Final Thoughts

Paris

How does one begin to conclude the end of something incredible?

In all my blog posts, I have tried very hard not to romanticize Paris or the exchange experience. But I think the time for critique and for the cynicism so in vogue with intellectuals is over. Paris simply is. It exists for our interpretation. I will try to assign descriptors, but any attempt will inevitably fall short.

As much as the time for critique has passed, it is not yet time for critical reflection. With one week of class remaining, and two weeks left in France, I can barely start to describe the incredible things I have experienced this month, not to mention offer an insightful reflection on my entire experience. With more time and distance, I would be able to extract the themes, the lessons, the threads that will shape this experience into some sort of coherent dialogue. For now, I can only endeavour to sort through a jumbled mix of sadness, denial and deep gratitude.

View of Montmartre & Le Figaro

View of Montmartre & Le Figaro

It is difficult not to become somewhat teary-eyed when attending my last classes. Time seems to have contracted with the start of my last month in France until every day, every hour has become saturated with feeling. Everything is more meaningful. Every little detail has become precious and new. As much as time seems to pass so much faster, Paris seems to have been distilled to a series of intricate instances – the smell of fresh bread from the bakery downstairs, the snatches of fast conversation, the cool bite of the wind, the press of people as I mutter pardon while hurrying to class.

It is also incredibly difficult to contemplate the end of such an incredible journey. And my time in Paris is very much a journey in learning about the world, about people, and most importantly, about myself. I could have learned the same had I stayed in Toronto, but I would not have learned as quickly, as powerfully, or as pleasantly as I have now.

I started my study at University of Toronto with the decision to go study abroad. In many ways, and perhaps paradoxically, going on exchange was a safe choice for me. Sure, I will be living in a foreign country, learning a foreign language, and accustoming myself to a foreign culture, but it was something for which I had years to mentally prepare. But for all my plans and ideas, this experience went far beyond what I had expected.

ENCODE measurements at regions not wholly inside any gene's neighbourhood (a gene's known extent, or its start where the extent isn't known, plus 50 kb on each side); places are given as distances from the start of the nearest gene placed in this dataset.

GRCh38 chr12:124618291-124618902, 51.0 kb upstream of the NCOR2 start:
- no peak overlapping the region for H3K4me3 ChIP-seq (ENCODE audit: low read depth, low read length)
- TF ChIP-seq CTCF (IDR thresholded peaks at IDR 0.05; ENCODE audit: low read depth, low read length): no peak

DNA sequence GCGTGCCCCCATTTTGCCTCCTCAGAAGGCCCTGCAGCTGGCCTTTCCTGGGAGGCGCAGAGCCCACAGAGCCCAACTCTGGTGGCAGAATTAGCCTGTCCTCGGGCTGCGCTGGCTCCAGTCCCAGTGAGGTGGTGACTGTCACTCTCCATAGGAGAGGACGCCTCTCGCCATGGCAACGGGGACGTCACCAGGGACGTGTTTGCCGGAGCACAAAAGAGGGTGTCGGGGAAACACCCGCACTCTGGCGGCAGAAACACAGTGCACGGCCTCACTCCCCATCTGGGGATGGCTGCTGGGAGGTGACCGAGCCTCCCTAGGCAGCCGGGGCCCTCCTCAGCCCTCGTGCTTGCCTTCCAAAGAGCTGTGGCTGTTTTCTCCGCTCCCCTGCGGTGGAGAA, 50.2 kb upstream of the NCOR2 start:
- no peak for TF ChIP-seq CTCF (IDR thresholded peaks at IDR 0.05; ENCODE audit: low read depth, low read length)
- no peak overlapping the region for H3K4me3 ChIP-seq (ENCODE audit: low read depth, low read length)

It has challenged me. And it has changed me.

My experience has not always been positive, but it has always forced me to be honest with myself. It has forced me to re-evaluate my priorities and my values. I am endlessly frustrated with the administration at Sciences Po, but I am infinitely grateful for the people I have met. These people, so incredibly diverse even after having lived in Toronto for the better part of my life, are the pillars of my time in Paris. We have stumbled through the streets of Paris, awed and lost together. We have explored the countryside and other countries together, always eager to look for something new, something meaningful and something that strikes our fancy. I have had provocative and ruminating conversations in cafes, hunched over the tiny cups of espresso, emulating those great literary figures in bygone days. I have butchered and reconstructed my French, and realized that for all the political and cultural differences between us, we all shared the same worries and the same dreams.

I think this exchange has given me a personal experience with the commonality of humanity, which is infinitely more precious and hopeful than any of my classes on the economy or on defence and security.

Giverny - Monet's water lilly garden

Giverny – Monet’s water lilly garden

Exchange is not the only opportunity out there to experience the world. But these opportunities do not come easily. There is a often quoted sentence from Hemingway.

“If you are lucky enough to have lived in Paris as a young man, then wherever you go for the rest of your life it stays with you, for Paris is a moveable feast.”

It is an apt statement. Paris is cruel and infinitely kind towards her children. And as her child, even for a few short months, I will always carry a part of her with me.

I would extend this quote to all exchange experiences. No matter where you go for your exchange, if you open yourself, the city, the people, and the culture will stay with you.

People have different things to which they are striving, different things they desire. Exchange was mine. And it may very well be yours. Good luck to every one of you on your personal journeys.

Au revoir, et à bientôt. 

Grace Gao

 

Should you have any questions, or just want to talk, you can reach me at my utmail address.

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